University of Technology Sydney

090022 Advanced Epidemiology

Warning: The information on this page is indicative. The subject outline for a particular session, location and mode of offering is the authoritative source of all information about the subject for that offering. Required texts, recommended texts and references in particular are likely to change. Students will be provided with a subject outline once they enrol in the subject.

Subject handbook information prior to 2021 is available in the Archives.

UTS: Health
Credit points: 6 cp
Result type: Grade and marks

There are course requisites for this subject. See access conditions.

Description

This subject covers critical knowledge that public health practitioners and health researchers need concerning epidemiology. It enables students to develop a detailed understanding of, and skills in, epidemiological study designs that are necessary for the conduct of public health research and critical appraisal of the public health literature. Topics covered in this subject include the major study designs of descriptive studies, cohort studies, case control studies, and randomised controlled trials. There is also a focus on the synthesis of research data, including systematic reviews and meta analyses. The subject helps students to build knowledge and skills in interpretation and application of research methods for policy and practice in public health contexts.

Subject learning objectives (SLOs)

Upon successful completion of this subject students should be able to:
A. Appraise the various types of descriptive studies including cross-sectional and ecological designs.
B. Articulate the relative merits of various sampling methods in minimising sampling bias.
C. Articulate the importance of selecting appropriate measurements in epidemiological studies in minimising measurement bias.
D. Appraise the main design features of case control studies, cohort studies, randomised controlled trials .
E. Summarise current literature relevant to a research question using systematic reviews and meta-analysis.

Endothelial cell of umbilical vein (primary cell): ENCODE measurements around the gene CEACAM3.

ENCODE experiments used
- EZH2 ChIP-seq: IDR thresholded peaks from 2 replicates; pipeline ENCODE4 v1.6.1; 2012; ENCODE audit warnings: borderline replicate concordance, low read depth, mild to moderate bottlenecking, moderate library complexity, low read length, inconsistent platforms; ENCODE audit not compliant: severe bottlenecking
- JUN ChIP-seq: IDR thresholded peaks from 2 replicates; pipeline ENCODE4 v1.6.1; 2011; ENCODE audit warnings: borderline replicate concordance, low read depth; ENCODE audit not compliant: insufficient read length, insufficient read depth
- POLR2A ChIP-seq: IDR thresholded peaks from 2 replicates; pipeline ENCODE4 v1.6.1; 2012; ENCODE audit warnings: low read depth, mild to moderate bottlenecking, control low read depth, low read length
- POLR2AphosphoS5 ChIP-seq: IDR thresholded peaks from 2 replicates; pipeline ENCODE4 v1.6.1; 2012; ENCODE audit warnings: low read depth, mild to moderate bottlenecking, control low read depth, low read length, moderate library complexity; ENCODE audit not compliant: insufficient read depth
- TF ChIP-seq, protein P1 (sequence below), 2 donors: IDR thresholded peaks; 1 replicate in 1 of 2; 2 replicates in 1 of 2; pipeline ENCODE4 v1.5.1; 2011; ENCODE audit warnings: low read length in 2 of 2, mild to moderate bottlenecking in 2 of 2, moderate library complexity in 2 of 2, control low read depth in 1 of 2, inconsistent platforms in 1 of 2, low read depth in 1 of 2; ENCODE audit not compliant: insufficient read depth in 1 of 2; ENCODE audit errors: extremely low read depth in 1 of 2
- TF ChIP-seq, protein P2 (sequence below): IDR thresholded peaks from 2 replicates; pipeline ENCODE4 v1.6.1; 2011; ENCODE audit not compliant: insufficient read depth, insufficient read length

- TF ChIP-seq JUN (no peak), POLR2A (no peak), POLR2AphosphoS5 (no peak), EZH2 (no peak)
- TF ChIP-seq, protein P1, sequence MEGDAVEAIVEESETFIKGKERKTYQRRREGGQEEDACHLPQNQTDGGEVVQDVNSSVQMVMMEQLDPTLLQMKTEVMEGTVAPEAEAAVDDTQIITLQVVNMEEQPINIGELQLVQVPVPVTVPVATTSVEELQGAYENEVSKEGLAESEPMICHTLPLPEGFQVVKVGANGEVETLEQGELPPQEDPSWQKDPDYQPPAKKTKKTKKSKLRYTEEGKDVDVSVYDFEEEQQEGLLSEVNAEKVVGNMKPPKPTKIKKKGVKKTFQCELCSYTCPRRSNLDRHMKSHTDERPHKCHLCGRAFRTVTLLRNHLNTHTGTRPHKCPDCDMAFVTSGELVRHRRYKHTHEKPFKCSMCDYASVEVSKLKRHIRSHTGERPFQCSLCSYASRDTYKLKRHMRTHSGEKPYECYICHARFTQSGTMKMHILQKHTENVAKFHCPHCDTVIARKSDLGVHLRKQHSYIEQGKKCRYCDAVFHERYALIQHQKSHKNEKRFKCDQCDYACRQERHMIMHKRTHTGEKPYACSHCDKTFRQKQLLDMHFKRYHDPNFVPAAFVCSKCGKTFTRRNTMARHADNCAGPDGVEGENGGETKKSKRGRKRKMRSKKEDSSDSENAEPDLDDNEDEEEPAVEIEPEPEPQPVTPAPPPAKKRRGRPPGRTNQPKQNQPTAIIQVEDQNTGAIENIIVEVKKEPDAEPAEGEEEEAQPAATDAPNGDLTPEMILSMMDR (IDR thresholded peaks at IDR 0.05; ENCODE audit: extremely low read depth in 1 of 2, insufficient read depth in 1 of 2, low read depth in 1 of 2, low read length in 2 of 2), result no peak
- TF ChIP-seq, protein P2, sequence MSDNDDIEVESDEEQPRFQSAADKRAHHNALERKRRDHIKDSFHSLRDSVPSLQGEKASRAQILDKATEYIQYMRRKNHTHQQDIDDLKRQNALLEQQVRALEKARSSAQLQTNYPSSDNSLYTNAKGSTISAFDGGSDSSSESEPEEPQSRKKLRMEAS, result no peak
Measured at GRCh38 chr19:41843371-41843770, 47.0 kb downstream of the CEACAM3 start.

Course intended learning outcomes (CILOs)

This subject also contributes specifically to the following graduate attributes:

  • Critique, interpret and synthesise epidemiological outcomes and statistical findings at a superior level to inform the surveillance, management and prevention of disease and illness, and promotion of health for the complex issues inherent in public health (1.1)
  • Design and apply research methods to a variety of public health problems (1.2)
  • Contribute to complex policy-related dialogue and evaluation of public health strategies in the community (2.3)
  • Establish a commitment to the development of superior knowledge and skills within public health in order to prioritise reducing disease, disability and illness (5.1)

Contribution to the development of graduate attributes

This subject also contributes specifically to the following graduate attirubutes:

  • Demonstrate reflective critical thinking to enable critical appraisal of current practice, policy and research with the aim to enhance health care and healthcare outcomes, and transform health (1.0)
  • Critique, interpret and synthesise data and research findings to inform the surveillance, management, prevention of disease and illness and promotion of health for the complex issues inherent in public health (1.1)
  • Apply research methods to a variety of public health problems (1.2)
  • Contribute to policy-related dialogue and evaluation of public health strategies in the community (2.3)
  • Establish a commitment to the development of knowledge and skills within public health in order to prioritise reducing disease, disability and illness (5.1)

Teaching and learning strategies